December 7, 2007 / 3:29 PM / 11 years ago

UPDATE 1-Toronto stocks rise on jobs data, mining bid talk

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TORONTO, Dec 7 (Reuters) - The Toronto Stock Exchange’s main index advanced on Friday morning after Canadian and U.S. jobs data eased recession concerns and European talk of a big mining takeover lifted Canadian miners.

Figures released on Friday showed that Canada added four times more jobs in November than analysts had expected, while in the United States jobs data came in slightly better than expected.

The figures suggested the U.S. Federal Reserve would cut interest rates by a modest 25 basis points next week as the U.S. labor market showed strength despite tremors from the mortgage market.

Takeover speculation appeared to grip TSX mining stocks after European traders cited talk of a blockbuster takeover bid by Anglo American (AAL.L) for rival miner Xstrata XTA.L, which bought Canada’s Falconbridge last year.

The S&P/TSX composite index .GSPTSE was up 24.11 points, or 0.2 percent, at 13,873.91 less than an hour after trading began.

The base metals subsector was up 1.5 percent, while the broader materials sector was flat, offset by falling gold miners.

Teck Cominco Ltd TCKb.TO, the giant zinc and nickel miner, was among the index’s biggest gainers, up C$1.61 at C$39.72, while Manulife Financial (MFC.TO) added 46 Canadian cents to C$41.73.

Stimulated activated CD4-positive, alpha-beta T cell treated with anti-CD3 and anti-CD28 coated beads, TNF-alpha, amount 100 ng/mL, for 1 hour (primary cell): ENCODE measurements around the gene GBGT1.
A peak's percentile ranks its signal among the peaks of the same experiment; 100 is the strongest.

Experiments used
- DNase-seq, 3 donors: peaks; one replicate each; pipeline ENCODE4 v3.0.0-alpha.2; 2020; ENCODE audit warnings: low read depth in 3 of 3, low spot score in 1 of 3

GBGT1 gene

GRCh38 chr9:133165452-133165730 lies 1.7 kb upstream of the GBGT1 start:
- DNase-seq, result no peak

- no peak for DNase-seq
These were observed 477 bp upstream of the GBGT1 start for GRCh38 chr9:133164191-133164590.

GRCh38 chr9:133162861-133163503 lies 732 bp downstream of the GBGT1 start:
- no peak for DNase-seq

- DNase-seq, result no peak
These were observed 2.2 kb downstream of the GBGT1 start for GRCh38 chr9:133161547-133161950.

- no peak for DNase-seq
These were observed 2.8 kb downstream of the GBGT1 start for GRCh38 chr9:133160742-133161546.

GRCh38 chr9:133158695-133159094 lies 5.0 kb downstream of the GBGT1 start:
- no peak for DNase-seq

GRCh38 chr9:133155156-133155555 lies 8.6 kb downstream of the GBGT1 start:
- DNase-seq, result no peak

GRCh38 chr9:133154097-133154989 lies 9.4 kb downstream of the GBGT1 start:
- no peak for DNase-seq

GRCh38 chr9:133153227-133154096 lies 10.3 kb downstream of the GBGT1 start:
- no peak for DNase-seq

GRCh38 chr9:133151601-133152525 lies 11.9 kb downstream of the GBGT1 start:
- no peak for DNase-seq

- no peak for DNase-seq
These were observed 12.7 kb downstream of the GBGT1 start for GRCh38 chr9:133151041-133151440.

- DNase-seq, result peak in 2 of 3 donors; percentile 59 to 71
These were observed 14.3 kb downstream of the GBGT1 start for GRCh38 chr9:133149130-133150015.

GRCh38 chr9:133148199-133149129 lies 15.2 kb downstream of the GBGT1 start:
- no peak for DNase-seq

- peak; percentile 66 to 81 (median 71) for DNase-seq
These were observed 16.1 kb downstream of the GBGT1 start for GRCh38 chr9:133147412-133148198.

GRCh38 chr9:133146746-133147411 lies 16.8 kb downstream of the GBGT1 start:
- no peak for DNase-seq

Overall, half of the index’s 10 main sectors were in positive terrain, with industrials leading the way, up 0.8 percent.

Gold producers led the downside as the price of spot gold slipped about $7 to just above $795 an ounce. Barrick Gold (ABX.TO), the world’s biggest producer, was down 59 Canadian cents at C$39.88.

For a second day, the TSX’s biggest weighted loser was Canadian Imperial Bank of Commerce (CM.TO). The bank was down C$1.63 at C$80.77 a day after it said it expects more U.S. subprime mortgage-related writedowns.

Elsewhere, retailer Gildan Activewear (GIL.TO) tumbled C$1.91 to C$37.66 despite reporting a jump in fourth-quarter profit late on Thursday. For details, see: [nN06257381]

$1=$1.00 Canadian Reporting by Jonathan Spicer; Editing by Peter Galloway

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